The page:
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Image Entertainment presents
Pinocchio in Outer Space (1964)

"The adventure you're about to see is based on a true portrayal of outer space, and could actually happen... to a puppet, come alive."
- Narrator

Review By: Joel Cunningham   
Published: August 07, 2003

Stars: Peter Lazer, Arnold Stang
Other Stars: Jess Cain, Conrad Jameson, Mavis Mims, Cliff Ownes, Minerva Pious, Norman Rose
Director: Ray Goossens

MPAA Rating: Not Rated for (space monsters)
Run Time: 01h:05m:37s
Release Date: April 15, 2003
UPC: 014381558128
Genre: animation


Style
Grade
Substance
Grade
Image Transfer
Grade
Audio Transfer
Grade
Extras
Grade
C+ C-B-C C+

DVD Review

Film or fever dream? If I didn't have the DVD sitting in front of me, I wouldn't be so sure about Pinocchio in Outer Space, a bizarre 1964 animated retelling of the familiar fairytale. In a story that's obviously a product of 1960s Space Race enthusiasm, Pinocchio (now a puppet again, his humanity taken away from him when he acted like a naughty boy—the Blue Fairy as judge, jury, and executioner?) must prove his worth by saving earth's satellites from Astro, the flying killer space whale. Did I mention the story begins with a disclaimer that it is based on true, scientific facts about our universe? Did I miss the day in fifth grade science where we talked about mammals in space?

Pinocchio in Outer Space is a truly odd picture, far too childish and boring for older children, but too intense and frightening for youngsters. It begins innocuously enough with a few banal songs and scenes of Pinocchio and Geppetto chatting (for a former "bad boy," Pinocchio is surprisingly helpful, so much so that he grates on the nerves). But soon, Pinocchio, on his way to school, runs into the wily Mr. Fox (the same who convinced him to go to Pleasure Island) and his beatnik partner the Cat (well, it was the '60s, why not a jive-talking cat, I ask you?). Mr. Fox sells him a pamphlet on hypnotism, and Pinocchio is convinced that he'll be able to hypnotize Astro, if only he could get into space. Luckily, a few minutes later, a spaceship lands on top of him, and Nertle the Twertle pops out and offers Pinocchio a trip around the galaxy.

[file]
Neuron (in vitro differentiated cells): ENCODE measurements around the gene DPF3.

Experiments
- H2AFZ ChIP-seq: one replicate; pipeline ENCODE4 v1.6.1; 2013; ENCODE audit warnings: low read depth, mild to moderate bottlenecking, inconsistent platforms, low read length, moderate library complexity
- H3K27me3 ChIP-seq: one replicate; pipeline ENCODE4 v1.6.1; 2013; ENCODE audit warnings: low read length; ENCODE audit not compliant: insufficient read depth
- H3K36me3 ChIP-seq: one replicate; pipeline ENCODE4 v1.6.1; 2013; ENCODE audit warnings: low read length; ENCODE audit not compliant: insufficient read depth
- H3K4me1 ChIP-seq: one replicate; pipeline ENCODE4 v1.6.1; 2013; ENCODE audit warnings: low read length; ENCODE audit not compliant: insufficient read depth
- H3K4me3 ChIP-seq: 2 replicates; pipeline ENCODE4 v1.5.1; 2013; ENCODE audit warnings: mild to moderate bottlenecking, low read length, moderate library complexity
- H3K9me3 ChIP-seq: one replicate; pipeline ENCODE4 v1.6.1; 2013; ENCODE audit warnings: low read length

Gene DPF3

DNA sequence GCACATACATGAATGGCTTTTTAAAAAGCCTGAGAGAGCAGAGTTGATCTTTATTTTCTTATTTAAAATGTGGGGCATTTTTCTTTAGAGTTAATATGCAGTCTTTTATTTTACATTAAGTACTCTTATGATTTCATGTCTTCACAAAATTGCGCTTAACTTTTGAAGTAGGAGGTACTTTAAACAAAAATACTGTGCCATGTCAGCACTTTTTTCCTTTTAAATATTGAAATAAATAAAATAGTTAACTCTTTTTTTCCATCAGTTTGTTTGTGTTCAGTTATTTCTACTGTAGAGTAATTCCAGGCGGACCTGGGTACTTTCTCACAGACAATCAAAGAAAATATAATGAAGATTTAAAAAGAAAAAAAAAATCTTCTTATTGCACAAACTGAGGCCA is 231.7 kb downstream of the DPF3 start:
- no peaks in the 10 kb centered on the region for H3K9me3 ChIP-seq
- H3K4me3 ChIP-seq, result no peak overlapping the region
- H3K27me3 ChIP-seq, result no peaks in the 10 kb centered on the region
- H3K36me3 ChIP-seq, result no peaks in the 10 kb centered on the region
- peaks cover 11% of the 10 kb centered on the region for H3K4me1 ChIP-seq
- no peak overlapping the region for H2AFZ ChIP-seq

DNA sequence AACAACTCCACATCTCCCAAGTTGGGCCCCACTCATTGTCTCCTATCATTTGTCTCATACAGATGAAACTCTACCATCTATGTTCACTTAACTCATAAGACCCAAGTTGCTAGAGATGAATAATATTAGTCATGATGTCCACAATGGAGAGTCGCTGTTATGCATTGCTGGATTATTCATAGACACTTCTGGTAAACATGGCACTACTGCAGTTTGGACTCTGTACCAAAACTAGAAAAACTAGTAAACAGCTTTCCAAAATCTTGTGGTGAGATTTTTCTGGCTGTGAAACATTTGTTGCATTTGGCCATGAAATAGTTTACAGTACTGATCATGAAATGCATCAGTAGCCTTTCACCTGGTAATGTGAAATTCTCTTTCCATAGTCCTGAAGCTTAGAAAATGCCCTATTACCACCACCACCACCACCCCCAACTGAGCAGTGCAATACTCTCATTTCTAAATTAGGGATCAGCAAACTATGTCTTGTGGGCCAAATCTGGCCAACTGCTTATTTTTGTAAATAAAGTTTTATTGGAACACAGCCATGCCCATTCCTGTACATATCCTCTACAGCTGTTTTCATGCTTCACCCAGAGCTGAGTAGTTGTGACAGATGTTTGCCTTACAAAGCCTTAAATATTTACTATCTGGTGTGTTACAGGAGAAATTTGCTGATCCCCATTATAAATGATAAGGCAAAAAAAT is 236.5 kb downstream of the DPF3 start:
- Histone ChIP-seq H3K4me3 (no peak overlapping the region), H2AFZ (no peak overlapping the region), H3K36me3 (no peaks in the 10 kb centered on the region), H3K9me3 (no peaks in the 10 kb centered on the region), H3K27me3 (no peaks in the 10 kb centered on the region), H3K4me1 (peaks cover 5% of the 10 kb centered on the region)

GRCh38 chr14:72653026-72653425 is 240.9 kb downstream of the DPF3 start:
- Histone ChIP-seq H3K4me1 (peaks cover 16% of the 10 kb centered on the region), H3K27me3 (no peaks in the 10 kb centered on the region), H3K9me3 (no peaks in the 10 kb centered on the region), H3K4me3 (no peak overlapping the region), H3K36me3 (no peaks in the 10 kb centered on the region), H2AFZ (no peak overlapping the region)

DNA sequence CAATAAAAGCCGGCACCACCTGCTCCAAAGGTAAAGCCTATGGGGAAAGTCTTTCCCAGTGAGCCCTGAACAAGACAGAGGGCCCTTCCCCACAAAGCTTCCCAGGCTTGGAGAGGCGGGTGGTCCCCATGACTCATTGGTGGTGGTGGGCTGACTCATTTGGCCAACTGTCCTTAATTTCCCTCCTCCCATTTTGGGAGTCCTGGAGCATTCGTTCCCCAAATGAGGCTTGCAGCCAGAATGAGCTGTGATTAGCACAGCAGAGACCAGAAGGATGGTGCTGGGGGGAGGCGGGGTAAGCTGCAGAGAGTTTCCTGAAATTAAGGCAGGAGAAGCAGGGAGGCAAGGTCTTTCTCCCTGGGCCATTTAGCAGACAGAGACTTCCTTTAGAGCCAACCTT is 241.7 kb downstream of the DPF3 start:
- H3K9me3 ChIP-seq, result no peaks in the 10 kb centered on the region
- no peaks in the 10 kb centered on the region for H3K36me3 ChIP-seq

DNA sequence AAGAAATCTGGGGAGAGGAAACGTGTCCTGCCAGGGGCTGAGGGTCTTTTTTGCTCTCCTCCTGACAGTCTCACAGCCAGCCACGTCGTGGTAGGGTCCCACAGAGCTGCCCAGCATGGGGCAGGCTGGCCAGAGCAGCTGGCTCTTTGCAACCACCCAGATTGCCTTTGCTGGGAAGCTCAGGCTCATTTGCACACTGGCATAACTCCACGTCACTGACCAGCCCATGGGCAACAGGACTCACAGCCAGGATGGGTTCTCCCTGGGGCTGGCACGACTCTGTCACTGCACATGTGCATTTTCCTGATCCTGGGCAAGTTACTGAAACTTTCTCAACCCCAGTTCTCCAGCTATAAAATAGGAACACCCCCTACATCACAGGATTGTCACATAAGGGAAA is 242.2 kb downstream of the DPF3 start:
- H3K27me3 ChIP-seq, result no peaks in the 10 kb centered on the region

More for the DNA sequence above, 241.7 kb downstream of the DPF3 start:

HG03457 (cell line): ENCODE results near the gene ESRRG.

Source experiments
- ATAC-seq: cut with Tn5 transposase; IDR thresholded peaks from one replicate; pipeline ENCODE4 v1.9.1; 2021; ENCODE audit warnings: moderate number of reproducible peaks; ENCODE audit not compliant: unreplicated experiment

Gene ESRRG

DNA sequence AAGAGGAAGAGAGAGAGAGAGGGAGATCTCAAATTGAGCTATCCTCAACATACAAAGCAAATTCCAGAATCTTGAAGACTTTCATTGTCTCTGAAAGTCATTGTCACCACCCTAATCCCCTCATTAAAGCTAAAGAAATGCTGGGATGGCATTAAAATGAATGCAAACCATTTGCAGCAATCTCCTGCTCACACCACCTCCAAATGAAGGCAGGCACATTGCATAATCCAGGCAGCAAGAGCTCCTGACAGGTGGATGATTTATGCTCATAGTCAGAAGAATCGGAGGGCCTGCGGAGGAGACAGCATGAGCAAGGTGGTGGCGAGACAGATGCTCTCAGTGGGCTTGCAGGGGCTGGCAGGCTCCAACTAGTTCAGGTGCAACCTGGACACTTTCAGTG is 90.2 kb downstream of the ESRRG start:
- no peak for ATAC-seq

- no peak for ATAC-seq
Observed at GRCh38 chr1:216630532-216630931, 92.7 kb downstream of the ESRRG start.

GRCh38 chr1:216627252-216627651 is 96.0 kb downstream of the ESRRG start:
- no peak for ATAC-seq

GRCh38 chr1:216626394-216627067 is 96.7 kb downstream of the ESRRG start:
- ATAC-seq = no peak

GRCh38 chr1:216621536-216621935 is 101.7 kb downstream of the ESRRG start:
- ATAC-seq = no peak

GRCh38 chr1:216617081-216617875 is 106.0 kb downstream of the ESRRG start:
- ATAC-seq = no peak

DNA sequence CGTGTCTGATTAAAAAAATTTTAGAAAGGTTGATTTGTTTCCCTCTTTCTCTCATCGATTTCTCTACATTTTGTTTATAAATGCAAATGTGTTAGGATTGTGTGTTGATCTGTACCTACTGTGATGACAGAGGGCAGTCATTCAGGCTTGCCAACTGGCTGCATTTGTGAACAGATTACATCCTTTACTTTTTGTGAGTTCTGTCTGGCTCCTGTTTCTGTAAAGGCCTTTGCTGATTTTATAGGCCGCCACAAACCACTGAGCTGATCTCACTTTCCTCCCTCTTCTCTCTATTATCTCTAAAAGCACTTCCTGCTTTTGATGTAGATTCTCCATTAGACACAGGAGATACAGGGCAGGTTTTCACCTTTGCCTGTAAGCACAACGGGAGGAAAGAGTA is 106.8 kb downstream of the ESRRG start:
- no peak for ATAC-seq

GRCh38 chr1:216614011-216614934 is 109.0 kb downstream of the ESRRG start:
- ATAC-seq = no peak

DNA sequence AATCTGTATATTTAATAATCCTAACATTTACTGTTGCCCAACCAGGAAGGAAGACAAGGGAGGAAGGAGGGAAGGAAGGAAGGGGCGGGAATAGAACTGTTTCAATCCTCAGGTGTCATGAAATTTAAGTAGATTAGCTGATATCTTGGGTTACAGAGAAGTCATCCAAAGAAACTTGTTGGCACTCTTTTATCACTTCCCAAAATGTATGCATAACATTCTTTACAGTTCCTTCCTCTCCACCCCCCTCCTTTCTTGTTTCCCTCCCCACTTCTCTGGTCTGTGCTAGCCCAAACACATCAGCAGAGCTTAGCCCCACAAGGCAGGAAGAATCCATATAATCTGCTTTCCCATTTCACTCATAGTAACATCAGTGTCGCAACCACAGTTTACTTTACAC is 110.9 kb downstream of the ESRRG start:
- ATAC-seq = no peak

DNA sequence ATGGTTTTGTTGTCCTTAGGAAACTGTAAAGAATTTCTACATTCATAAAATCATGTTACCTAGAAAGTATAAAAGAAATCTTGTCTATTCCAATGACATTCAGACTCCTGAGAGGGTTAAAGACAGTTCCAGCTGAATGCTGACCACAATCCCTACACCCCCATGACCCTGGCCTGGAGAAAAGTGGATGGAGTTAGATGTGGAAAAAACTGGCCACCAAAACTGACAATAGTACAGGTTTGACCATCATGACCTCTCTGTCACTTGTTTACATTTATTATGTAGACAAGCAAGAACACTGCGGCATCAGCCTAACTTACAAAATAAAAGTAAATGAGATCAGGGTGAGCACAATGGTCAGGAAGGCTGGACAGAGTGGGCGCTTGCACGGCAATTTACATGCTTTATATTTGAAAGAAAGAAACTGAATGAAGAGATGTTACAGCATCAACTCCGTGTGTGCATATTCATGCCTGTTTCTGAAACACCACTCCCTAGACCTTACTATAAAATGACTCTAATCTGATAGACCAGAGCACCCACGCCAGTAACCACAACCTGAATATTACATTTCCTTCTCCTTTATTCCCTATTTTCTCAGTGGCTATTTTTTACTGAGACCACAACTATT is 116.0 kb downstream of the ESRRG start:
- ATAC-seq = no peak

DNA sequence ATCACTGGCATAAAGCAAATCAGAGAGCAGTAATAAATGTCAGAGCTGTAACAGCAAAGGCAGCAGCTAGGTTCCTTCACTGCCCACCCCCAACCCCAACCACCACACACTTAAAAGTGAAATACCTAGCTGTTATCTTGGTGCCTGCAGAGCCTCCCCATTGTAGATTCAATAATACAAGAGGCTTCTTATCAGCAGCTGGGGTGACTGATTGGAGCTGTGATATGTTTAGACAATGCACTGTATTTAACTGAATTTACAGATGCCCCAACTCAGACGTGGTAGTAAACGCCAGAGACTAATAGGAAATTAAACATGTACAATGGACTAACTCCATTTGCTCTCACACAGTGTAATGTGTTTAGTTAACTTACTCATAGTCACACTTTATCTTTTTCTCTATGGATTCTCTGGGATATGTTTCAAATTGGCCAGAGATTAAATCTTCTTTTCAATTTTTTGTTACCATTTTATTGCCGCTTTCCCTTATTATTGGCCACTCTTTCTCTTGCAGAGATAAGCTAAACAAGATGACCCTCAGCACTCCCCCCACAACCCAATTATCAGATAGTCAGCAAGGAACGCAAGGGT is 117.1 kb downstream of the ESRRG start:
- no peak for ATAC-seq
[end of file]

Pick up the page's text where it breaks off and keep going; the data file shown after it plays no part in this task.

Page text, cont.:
Nertle (voiced by radio star Arnold Stang, who also performed in the Top Cat cartoons) and Pinocchio are the two least interesting protagonists imaginable. None of Nertle's jokes are funny, and he does nothing but blab about how stupid earthlings are. The effeminate Pinocchio merely whines the entire time. The two travel to Mars for some reason and encounter a lost city full of gigantic crabs and scorpions, and the animation is scary enough to give toddlers nightmares for a month, but nothing really happens. Eventually they fly home, only to be swallowed by Astro, providing the perfect opportunity for Pinocchio to whine some more.

Director Ray Goossens and his staff created the low-budgeted picture overseas, and the animation has a shoddy, inconsistent look about it. None of the designs are particularly creative, so the cheap animation is even more of a detriment. The dialogue is largely expository, and though the film lasts but an hour, it's repetitive and frequently drags. Kids today certainly won't enjoy the hokey space scenes, and there aren't enough campy moments to appeal to adults. Worth watching only if you're curious to know that the Blue Fairy and her mother live in an asteroid belt.